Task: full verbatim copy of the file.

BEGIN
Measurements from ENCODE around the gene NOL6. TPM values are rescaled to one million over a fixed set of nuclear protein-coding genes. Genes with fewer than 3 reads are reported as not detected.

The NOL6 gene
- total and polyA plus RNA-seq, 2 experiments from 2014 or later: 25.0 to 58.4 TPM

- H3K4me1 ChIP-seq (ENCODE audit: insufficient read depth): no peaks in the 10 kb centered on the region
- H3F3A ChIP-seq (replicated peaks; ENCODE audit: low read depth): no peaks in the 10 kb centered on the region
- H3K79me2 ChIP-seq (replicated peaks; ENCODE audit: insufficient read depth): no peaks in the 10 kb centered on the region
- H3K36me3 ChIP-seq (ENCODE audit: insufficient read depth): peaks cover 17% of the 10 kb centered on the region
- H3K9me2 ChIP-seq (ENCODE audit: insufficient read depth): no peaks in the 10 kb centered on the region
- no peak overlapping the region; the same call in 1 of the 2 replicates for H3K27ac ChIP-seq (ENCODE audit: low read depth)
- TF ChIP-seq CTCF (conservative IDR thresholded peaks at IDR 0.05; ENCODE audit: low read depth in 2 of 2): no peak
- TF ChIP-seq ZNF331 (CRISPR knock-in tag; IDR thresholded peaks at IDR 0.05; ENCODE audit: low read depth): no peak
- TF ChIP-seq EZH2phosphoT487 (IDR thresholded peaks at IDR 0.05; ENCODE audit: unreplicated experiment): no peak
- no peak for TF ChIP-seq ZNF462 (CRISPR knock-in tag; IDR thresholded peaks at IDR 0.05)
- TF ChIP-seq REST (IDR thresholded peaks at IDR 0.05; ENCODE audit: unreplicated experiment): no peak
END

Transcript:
Measurements from ENCODE around the gene NOL6. TPM values are rescaled to one million over a fixed set of nuclear protein-coding genes. Genes with fewer than 3 reads are reported as not detected.

The NOL6 gene
- total and polyA plus RNA-seq, 2 experiments from 2014 or later: 25.0 to 58.4 TPM

- H3K4me1 ChIP-seq (ENCODE audit: insufficient read depth): no peaks in the 10 kb centered on the region
- H3F3A ChIP-seq (replicated peaks; ENCODE audit: low read depth): no peaks in the 10 kb centered on the region
- H3K79me2 ChIP-seq (replicated peaks; ENCODE audit: insufficient read depth): no peaks in the 10 kb centered on the region
- H3K36me3 ChIP-seq (ENCODE audit: insufficient read depth): peaks cover 17% of the 10 kb centered on the region
- H3K9me2 ChIP-seq (ENCODE audit: insufficient read depth): no peaks in the 10 kb centered on the region
- no peak overlapping the region; the same call in 1 of the 2 replicates for H3K27ac ChIP-seq (ENCODE audit: low read depth)
- TF ChIP-seq CTCF (conservative IDR thresholded peaks at IDR 0.05; ENCODE audit: low read depth in 2 of 2): no peak
- TF ChIP-seq ZNF331 (CRISPR knock-in tag; IDR thresholded peaks at IDR 0.05; ENCODE audit: low read depth): no peak
- TF ChIP-seq EZH2phosphoT487 (IDR thresholded peaks at IDR 0.05; ENCODE audit: unreplicated experiment): no peak
- no peak for TF ChIP-seq ZNF462 (CRISPR knock-in tag; IDR thresholded peaks at IDR 0.05)
- TF ChIP-seq REST (IDR thresholded peaks at IDR 0.05; ENCODE audit: unreplicated experiment): no peak